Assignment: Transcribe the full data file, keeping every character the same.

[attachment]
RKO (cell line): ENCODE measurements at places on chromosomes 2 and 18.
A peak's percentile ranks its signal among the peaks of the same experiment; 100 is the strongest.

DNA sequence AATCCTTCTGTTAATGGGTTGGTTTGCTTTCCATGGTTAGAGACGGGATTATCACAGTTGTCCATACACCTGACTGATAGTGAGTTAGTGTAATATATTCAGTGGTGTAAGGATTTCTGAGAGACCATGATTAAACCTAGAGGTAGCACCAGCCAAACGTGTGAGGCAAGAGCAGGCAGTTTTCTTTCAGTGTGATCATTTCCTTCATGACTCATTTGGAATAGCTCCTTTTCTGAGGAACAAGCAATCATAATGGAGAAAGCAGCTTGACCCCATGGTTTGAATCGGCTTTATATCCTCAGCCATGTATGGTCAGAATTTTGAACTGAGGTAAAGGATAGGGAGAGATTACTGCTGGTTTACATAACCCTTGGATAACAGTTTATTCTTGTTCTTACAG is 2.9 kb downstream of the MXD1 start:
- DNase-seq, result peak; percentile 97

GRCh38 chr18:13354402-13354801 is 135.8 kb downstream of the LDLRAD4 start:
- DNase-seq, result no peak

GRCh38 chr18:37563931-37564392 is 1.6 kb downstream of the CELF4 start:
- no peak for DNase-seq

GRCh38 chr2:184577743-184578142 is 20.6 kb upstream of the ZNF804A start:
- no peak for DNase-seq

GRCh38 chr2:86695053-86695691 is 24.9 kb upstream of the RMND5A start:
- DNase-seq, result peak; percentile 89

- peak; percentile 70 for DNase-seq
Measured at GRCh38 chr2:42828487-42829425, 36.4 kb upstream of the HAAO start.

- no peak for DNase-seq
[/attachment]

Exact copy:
RKO (cell line): ENCODE measurements at places on chromosomes 2 and 18.
A peak's percentile ranks its signal among the peaks of the same experiment; 100 is the strongest.

DNA sequence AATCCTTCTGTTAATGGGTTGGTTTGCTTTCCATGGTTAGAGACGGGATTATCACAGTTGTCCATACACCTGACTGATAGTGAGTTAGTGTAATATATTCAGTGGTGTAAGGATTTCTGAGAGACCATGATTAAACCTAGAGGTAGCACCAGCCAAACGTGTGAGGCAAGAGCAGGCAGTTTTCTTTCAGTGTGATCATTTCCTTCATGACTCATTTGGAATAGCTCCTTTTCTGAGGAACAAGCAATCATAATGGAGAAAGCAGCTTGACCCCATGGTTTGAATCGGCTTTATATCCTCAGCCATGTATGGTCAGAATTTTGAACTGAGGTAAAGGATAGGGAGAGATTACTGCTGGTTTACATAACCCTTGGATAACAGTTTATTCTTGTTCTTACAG is 2.9 kb downstream of the MXD1 start:
- DNase-seq, result peak; percentile 97

GRCh38 chr18:13354402-13354801 is 135.8 kb downstream of the LDLRAD4 start:
- DNase-seq, result no peak

GRCh38 chr18:37563931-37564392 is 1.6 kb downstream of the CELF4 start:
- no peak for DNase-seq

GRCh38 chr2:184577743-184578142 is 20.6 kb upstream of the ZNF804A start:
- no peak for DNase-seq

GRCh38 chr2:86695053-86695691 is 24.9 kb upstream of the RMND5A start:
- DNase-seq, result peak; percentile 89

- peak; percentile 70 for DNase-seq
Measured at GRCh38 chr2:42828487-42829425, 36.4 kb upstream of the HAAO start.

- no peak for DNase-seq